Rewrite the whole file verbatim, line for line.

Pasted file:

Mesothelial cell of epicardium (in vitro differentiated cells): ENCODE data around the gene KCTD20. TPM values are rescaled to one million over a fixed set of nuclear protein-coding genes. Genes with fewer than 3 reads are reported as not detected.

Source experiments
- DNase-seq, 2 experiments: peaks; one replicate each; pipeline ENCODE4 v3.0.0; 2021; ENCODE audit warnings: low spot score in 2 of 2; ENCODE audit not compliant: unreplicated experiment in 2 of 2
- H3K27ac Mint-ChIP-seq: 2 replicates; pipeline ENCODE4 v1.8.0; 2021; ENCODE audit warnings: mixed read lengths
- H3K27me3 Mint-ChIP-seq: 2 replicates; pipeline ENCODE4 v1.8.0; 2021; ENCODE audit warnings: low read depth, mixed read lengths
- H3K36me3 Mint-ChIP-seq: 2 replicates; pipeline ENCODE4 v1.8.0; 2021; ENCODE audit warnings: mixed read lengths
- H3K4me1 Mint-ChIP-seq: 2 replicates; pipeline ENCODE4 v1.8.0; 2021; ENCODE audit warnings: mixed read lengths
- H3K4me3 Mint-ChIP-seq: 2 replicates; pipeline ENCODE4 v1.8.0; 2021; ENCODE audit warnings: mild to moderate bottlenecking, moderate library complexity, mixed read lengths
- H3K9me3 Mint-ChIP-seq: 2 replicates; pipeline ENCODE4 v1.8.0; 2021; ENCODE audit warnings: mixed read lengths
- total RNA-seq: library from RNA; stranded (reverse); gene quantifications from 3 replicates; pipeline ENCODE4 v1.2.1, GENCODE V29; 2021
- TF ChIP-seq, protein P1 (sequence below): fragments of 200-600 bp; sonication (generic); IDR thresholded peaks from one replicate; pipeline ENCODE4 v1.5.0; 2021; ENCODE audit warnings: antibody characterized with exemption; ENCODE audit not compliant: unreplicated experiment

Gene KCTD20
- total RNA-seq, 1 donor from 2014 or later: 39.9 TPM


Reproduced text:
Mesothelial cell of epicardium (in vitro differentiated cells): ENCODE data around the gene KCTD20. TPM values are rescaled to one million over a fixed set of nuclear protein-coding genes. Genes with fewer than 3 reads are reported as not detected.

Source experiments
- DNase-seq, 2 experiments: peaks; one replicate each; pipeline ENCODE4 v3.0.0; 2021; ENCODE audit warnings: low spot score in 2 of 2; ENCODE audit not compliant: unreplicated experiment in 2 of 2
- H3K27ac Mint-ChIP-seq: 2 replicates; pipeline ENCODE4 v1.8.0; 2021; ENCODE audit warnings: mixed read lengths
- H3K27me3 Mint-ChIP-seq: 2 replicates; pipeline ENCODE4 v1.8.0; 2021; ENCODE audit warnings: low read depth, mixed read lengths
- H3K36me3 Mint-ChIP-seq: 2 replicates; pipeline ENCODE4 v1.8.0; 2021; ENCODE audit warnings: mixed read lengths
- H3K4me1 Mint-ChIP-seq: 2 replicates; pipeline ENCODE4 v1.8.0; 2021; ENCODE audit warnings: mixed read lengths
- H3K4me3 Mint-ChIP-seq: 2 replicates; pipeline ENCODE4 v1.8.0; 2021; ENCODE audit warnings: mild to moderate bottlenecking, moderate library complexity, mixed read lengths
- H3K9me3 Mint-ChIP-seq: 2 replicates; pipeline ENCODE4 v1.8.0; 2021; ENCODE audit warnings: mixed read lengths
- total RNA-seq: library from RNA; stranded (reverse); gene quantifications from 3 replicates; pipeline ENCODE4 v1.2.1, GENCODE V29; 2021
- TF ChIP-seq, protein P1 (sequence below): fragments of 200-600 bp; sonication (generic); IDR thresholded peaks from one replicate; pipeline ENCODE4 v1.5.0; 2021; ENCODE audit warnings: antibody characterized with exemption; ENCODE audit not compliant: unreplicated experiment

Gene KCTD20
- total RNA-seq, 1 donor from 2014 or later: 39.9 TPM